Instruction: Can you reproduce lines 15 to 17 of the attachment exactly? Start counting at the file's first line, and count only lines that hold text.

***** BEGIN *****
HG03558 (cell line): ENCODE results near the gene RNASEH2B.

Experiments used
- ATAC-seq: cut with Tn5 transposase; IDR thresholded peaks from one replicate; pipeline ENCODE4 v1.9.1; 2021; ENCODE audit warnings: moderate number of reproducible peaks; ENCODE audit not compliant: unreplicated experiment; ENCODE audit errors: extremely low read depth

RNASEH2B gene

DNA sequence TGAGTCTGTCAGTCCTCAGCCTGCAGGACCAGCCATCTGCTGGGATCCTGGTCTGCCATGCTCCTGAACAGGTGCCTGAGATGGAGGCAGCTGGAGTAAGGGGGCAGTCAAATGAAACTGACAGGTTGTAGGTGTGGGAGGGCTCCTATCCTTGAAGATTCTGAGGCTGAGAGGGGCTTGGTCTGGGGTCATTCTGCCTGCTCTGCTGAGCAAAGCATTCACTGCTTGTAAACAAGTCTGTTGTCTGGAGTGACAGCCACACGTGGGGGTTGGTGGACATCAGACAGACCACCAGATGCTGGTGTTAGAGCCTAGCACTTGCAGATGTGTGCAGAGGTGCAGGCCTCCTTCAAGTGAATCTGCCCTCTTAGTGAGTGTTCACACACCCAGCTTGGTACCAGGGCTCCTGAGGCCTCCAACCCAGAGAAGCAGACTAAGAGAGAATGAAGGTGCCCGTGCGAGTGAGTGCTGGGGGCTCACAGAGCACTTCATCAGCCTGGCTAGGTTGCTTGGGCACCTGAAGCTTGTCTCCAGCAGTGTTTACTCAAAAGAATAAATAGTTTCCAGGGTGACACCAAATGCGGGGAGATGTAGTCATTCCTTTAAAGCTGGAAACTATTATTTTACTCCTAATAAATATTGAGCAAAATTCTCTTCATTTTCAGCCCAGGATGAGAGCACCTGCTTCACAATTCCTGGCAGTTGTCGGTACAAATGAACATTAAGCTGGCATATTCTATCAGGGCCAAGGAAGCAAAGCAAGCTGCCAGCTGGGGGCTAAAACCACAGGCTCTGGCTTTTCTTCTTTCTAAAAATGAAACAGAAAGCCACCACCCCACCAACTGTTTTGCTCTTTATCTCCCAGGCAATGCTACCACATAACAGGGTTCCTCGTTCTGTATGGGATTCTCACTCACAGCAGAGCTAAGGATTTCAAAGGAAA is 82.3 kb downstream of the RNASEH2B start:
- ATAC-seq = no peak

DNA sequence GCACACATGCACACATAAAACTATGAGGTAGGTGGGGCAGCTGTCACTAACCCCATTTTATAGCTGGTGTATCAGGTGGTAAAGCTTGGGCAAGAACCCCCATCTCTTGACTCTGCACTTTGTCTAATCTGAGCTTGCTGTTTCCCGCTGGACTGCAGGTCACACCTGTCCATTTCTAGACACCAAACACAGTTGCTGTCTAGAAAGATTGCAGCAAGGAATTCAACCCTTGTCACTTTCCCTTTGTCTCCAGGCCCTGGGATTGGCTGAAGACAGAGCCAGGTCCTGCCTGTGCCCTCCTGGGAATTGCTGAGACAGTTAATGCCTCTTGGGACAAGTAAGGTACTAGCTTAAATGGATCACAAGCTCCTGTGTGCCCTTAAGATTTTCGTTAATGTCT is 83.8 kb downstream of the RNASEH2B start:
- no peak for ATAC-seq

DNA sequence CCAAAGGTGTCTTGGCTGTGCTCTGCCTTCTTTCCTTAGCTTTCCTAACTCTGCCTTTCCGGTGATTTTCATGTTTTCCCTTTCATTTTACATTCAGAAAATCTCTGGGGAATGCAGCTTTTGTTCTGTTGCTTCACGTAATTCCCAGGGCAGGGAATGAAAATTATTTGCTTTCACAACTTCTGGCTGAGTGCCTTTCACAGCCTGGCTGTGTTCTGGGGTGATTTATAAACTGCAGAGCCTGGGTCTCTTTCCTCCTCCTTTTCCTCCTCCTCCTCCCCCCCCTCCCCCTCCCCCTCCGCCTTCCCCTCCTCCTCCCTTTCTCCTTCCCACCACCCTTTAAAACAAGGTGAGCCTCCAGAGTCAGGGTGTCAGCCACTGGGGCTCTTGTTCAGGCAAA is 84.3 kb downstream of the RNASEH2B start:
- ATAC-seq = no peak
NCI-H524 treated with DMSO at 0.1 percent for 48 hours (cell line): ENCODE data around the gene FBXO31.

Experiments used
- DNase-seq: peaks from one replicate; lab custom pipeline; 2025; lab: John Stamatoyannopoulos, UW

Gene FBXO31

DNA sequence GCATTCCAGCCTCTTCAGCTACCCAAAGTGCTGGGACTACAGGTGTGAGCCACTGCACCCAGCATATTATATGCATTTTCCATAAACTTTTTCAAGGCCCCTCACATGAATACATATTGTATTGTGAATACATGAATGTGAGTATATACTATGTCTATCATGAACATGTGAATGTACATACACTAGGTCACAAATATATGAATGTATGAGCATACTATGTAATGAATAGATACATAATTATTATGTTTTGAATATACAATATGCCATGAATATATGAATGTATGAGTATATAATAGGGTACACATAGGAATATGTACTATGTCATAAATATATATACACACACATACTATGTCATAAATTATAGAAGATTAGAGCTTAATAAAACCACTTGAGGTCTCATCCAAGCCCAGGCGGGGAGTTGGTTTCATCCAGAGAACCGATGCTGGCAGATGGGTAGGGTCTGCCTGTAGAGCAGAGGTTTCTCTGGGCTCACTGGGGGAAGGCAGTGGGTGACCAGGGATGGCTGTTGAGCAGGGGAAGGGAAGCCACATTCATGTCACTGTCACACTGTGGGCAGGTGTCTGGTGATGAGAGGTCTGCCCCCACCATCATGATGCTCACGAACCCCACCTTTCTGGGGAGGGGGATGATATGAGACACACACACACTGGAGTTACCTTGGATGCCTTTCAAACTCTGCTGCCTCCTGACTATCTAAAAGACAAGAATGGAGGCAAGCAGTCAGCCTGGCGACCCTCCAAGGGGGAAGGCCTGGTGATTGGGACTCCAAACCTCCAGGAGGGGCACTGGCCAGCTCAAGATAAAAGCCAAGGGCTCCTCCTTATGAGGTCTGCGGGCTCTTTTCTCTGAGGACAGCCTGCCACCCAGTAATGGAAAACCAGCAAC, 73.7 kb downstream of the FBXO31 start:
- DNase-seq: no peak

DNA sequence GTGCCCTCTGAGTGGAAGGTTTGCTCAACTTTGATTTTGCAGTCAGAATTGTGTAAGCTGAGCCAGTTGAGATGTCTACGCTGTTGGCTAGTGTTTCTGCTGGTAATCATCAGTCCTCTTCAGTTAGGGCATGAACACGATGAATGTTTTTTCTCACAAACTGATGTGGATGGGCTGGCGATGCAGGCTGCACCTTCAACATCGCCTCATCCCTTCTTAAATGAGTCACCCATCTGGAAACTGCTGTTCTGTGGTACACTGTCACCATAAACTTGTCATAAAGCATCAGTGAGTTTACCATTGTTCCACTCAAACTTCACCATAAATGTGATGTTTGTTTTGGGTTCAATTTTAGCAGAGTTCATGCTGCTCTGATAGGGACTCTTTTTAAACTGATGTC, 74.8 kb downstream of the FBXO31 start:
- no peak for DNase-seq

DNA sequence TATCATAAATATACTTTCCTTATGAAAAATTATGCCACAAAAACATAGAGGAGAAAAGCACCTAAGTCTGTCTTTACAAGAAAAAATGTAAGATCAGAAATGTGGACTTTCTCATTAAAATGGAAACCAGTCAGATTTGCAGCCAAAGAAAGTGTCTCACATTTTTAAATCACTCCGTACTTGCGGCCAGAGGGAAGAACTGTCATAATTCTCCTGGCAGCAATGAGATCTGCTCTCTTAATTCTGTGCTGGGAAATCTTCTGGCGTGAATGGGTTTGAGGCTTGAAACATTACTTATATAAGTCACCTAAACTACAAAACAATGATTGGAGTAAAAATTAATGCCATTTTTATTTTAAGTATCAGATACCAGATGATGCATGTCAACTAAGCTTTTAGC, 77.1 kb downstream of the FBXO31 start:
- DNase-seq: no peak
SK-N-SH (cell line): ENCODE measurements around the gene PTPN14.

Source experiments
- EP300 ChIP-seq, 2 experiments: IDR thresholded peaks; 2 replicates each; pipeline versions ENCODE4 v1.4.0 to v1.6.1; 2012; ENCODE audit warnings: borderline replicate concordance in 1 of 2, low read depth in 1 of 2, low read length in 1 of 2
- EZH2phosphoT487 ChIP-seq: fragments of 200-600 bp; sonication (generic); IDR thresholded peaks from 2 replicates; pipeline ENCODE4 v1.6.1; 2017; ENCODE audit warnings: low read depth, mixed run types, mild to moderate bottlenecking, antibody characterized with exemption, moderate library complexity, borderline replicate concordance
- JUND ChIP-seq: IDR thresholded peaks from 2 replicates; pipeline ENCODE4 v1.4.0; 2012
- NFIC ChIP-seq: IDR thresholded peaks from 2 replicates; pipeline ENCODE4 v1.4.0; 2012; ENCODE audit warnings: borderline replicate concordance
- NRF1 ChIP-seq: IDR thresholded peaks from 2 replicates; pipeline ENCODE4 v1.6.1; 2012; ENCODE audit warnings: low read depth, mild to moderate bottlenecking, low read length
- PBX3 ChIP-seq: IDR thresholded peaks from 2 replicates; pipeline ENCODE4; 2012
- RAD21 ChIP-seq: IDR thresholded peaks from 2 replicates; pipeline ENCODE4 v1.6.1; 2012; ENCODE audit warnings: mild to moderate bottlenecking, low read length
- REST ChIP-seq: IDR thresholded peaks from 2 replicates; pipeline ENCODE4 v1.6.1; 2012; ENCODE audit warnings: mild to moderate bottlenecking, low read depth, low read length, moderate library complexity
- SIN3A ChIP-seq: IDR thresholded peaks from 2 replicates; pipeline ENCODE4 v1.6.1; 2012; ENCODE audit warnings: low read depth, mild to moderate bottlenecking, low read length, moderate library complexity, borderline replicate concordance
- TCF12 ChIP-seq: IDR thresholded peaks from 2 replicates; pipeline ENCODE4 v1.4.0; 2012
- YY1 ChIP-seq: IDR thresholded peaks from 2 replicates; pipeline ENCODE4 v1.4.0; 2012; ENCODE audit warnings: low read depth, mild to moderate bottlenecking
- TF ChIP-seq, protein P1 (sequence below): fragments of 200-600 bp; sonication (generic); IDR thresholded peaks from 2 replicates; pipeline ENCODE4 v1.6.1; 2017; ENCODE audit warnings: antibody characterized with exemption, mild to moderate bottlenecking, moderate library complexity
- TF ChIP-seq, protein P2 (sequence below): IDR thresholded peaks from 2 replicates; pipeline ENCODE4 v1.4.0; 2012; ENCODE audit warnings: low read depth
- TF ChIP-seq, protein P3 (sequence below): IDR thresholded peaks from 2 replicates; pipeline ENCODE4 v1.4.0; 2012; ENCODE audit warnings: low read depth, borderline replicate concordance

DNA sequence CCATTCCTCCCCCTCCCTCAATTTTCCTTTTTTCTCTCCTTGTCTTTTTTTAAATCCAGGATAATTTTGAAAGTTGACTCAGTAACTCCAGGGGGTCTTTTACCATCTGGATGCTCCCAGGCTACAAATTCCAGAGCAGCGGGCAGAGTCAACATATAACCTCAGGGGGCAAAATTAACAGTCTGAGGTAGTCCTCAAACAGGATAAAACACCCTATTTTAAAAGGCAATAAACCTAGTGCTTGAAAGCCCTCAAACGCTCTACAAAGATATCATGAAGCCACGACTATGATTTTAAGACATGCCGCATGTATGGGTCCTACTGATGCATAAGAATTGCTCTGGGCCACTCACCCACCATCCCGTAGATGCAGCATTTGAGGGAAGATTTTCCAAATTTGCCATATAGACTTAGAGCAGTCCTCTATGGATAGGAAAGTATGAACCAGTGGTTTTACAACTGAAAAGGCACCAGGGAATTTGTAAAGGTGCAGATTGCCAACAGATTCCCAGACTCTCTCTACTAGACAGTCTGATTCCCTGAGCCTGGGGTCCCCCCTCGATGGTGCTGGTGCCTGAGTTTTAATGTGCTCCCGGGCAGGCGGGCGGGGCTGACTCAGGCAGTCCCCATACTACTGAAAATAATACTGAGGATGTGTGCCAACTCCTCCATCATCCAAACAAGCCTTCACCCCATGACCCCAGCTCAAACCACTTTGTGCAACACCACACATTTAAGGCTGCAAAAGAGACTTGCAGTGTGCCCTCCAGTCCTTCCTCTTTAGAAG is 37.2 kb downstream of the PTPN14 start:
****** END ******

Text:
DNA sequence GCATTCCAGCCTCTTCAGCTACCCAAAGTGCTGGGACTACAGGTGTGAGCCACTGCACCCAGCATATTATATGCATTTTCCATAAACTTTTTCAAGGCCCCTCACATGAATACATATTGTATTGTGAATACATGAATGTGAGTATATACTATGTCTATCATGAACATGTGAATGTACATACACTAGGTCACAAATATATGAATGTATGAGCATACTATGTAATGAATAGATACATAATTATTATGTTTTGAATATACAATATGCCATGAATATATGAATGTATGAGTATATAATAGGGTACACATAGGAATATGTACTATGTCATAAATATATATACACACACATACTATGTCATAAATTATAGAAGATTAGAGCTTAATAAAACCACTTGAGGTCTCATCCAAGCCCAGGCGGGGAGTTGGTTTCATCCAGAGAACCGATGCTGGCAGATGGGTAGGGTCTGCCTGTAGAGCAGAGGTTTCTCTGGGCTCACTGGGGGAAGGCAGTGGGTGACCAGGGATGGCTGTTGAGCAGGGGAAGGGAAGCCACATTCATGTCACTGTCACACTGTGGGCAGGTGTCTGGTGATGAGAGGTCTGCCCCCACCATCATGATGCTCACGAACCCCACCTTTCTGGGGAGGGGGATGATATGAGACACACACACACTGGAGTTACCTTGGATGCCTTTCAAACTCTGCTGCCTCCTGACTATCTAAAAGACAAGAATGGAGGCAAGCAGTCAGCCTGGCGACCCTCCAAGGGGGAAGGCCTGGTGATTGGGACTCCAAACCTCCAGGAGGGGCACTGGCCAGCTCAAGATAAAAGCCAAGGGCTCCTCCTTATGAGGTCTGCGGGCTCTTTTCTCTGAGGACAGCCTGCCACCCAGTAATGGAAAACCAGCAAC, 73.7 kb downstream of the FBXO31 start:
- DNase-seq: no peak

DNA sequence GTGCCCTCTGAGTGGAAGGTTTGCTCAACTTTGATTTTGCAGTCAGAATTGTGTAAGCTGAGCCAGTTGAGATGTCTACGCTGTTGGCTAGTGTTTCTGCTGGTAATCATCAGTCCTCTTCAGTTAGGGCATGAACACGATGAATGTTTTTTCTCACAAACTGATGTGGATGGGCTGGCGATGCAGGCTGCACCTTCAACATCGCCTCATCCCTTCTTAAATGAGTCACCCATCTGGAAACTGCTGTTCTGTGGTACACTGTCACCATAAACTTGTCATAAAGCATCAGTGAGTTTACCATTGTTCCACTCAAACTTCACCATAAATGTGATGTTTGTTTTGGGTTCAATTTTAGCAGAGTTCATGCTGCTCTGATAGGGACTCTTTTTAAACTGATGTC, 74.8 kb downstream of the FBXO31 start: